A few months after the heist German police arrested three men from a family linked to organised crime, along with one employee of the museum who allegedly advised the thieves about safety measures. While the suspects have recently been on trial in Berlin (pictured), there's evidence the rare coin might have disappeared forever. Investigators found gold dust on clothing and a car of the suspected robbers, indicating they may have melted the treasure down.
From the Elgin Marbles to the Rosetta Stones: stolen treasures countries want back
Here's arguably 2019's most headline-grabbing theft, a solid gold working toilet, created by Italian artist Maurizio Cattelan for an installation called America, which was taken by thieves from England's Blenheim Palace in September just days after it had been unveiled to the public. At first some suspected the theft was an elaborate prank concocted by the artist who is famous for his crazy stunts. A reward of £100k ($129k) has been put up for the toilet's safe return.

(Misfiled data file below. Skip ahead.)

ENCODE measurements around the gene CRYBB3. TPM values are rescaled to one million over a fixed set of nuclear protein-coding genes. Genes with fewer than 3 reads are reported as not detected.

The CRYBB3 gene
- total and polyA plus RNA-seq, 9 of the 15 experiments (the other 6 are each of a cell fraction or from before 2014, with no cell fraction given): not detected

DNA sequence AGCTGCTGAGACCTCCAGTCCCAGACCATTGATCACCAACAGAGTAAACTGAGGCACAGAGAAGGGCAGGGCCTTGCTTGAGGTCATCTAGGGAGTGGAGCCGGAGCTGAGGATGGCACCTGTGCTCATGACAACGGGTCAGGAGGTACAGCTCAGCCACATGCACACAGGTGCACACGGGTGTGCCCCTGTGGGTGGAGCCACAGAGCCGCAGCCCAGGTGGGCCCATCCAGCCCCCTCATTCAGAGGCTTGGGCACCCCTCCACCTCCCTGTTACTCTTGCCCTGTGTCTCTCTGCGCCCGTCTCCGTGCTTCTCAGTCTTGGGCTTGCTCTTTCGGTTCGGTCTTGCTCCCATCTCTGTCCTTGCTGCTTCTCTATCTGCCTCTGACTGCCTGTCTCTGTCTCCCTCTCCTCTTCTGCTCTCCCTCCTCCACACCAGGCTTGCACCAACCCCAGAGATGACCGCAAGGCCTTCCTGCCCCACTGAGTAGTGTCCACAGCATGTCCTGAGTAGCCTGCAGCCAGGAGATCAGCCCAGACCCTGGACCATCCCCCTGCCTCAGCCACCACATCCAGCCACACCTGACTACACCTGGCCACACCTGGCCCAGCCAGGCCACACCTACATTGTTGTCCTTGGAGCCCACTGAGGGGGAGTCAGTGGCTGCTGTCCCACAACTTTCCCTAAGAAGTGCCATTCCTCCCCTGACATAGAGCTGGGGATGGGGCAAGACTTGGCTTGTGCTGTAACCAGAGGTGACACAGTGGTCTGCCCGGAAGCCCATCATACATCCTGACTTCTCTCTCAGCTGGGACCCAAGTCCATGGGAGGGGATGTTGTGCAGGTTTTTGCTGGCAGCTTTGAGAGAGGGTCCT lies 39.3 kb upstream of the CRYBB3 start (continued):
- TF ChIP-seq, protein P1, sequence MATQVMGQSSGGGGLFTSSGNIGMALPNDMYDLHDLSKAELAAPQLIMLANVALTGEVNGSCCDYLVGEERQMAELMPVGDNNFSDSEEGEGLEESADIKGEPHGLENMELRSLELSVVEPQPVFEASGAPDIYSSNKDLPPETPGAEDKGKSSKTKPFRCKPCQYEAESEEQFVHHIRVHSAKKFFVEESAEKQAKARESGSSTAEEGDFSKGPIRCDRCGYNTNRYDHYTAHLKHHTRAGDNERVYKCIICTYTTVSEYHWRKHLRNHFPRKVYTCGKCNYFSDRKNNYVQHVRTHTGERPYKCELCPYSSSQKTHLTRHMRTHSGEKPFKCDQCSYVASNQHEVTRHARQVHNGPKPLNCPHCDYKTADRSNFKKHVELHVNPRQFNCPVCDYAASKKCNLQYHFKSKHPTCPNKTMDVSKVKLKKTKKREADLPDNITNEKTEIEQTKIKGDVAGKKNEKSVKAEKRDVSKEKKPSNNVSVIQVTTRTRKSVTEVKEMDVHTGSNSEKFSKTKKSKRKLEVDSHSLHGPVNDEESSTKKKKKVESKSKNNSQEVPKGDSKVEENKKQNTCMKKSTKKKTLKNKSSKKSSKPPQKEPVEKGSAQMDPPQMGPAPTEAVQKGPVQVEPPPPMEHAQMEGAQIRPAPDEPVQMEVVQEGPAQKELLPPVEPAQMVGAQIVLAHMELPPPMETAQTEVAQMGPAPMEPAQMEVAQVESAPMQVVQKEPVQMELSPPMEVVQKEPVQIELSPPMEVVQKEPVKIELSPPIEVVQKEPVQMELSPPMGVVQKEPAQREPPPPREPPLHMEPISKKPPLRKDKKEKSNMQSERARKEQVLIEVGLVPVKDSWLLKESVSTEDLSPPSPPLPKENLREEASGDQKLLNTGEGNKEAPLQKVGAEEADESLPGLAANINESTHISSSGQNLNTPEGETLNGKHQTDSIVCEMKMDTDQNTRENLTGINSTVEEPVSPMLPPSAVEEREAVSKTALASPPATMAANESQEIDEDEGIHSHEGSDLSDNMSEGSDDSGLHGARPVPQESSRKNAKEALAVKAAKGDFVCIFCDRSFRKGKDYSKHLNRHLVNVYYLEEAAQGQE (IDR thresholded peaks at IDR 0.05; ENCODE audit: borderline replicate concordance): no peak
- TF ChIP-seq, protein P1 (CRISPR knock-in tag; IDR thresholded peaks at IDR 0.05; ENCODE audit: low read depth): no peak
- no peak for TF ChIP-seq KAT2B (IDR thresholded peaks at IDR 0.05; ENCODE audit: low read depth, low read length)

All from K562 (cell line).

Despite seven people being arrested – all of whom have been released under investigation – the toilet has still not been recovered. As the toilet was plumbed in and fully working, the robbery also caused a significant amount of flooding and damage to the stately home.
On the night of Saturday 14 March 2020, a painting by renowned artist Anthony Van Dyck was stolen from the Christ Church Picture Gallery at Oxford University, England. A Soldier on Horseback, painted in 1616 and valued at $1.2 million (£1m), was stolen along with A Boy Drinking, Annibale Carraci's painting from 1580 and Salvator Rosa's A Rocky Coast, with Soldiers Studying a Plan, from the 1640s.
Police responded by saying that a “thorough investigation” was underway to find the artworks, with the gallery closing until further notice. They said there would also be an increased police presence in the area and urged any witnesses to get in touch.